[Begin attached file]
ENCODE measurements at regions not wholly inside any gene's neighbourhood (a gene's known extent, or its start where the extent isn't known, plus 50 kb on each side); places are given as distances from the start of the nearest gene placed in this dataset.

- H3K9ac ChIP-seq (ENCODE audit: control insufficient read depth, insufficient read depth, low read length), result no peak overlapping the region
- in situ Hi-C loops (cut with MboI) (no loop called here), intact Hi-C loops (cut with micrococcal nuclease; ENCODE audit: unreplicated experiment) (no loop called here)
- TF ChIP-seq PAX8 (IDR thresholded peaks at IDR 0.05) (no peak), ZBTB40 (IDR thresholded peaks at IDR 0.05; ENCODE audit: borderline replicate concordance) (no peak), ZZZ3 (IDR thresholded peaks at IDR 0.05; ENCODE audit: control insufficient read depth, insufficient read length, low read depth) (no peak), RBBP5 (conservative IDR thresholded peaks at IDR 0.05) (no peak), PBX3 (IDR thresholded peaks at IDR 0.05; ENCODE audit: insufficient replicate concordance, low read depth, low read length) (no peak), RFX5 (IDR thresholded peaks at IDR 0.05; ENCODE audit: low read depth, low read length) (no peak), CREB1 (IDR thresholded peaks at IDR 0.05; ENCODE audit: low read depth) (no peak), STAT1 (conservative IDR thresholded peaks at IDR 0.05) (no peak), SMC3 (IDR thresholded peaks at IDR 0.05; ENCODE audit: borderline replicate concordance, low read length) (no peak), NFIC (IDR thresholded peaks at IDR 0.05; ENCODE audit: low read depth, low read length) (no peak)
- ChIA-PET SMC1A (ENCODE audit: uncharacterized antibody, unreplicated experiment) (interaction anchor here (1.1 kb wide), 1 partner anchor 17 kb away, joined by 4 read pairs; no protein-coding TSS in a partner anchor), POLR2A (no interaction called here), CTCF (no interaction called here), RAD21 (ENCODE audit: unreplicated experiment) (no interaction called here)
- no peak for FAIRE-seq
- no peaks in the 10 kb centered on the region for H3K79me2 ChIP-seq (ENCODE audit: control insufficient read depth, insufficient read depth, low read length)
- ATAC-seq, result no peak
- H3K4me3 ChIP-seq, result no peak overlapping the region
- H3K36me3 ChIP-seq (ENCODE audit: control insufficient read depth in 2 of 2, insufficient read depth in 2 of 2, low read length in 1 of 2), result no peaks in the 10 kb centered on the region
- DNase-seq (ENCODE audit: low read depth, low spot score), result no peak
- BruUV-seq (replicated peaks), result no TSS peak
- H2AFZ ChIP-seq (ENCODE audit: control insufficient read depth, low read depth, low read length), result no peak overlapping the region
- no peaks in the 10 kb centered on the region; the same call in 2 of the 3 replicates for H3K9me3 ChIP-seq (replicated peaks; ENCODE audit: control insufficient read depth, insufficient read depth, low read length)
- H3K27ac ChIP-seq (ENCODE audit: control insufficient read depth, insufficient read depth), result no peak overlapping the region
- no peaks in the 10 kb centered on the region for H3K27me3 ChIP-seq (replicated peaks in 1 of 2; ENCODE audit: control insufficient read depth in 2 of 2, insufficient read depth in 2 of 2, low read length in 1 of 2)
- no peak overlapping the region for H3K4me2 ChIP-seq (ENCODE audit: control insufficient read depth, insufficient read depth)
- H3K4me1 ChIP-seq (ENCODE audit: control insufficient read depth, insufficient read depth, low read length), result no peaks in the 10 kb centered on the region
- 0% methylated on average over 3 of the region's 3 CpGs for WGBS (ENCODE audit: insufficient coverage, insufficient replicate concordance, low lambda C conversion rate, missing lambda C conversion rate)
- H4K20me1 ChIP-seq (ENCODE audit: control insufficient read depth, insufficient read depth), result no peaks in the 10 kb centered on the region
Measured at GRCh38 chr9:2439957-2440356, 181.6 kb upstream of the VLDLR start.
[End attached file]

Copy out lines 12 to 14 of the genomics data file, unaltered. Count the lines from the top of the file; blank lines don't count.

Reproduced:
- BruUV-seq (replicated peaks), result no TSS peak
- H2AFZ ChIP-seq (ENCODE audit: control insufficient read depth, low read depth, low read length), result no peak overlapping the region
- no peaks in the 10 kb centered on the region; the same call in 2 of the 3 replicates for H3K9me3 ChIP-seq (replicated peaks; ENCODE audit: control insufficient read depth, insufficient read depth, low read length)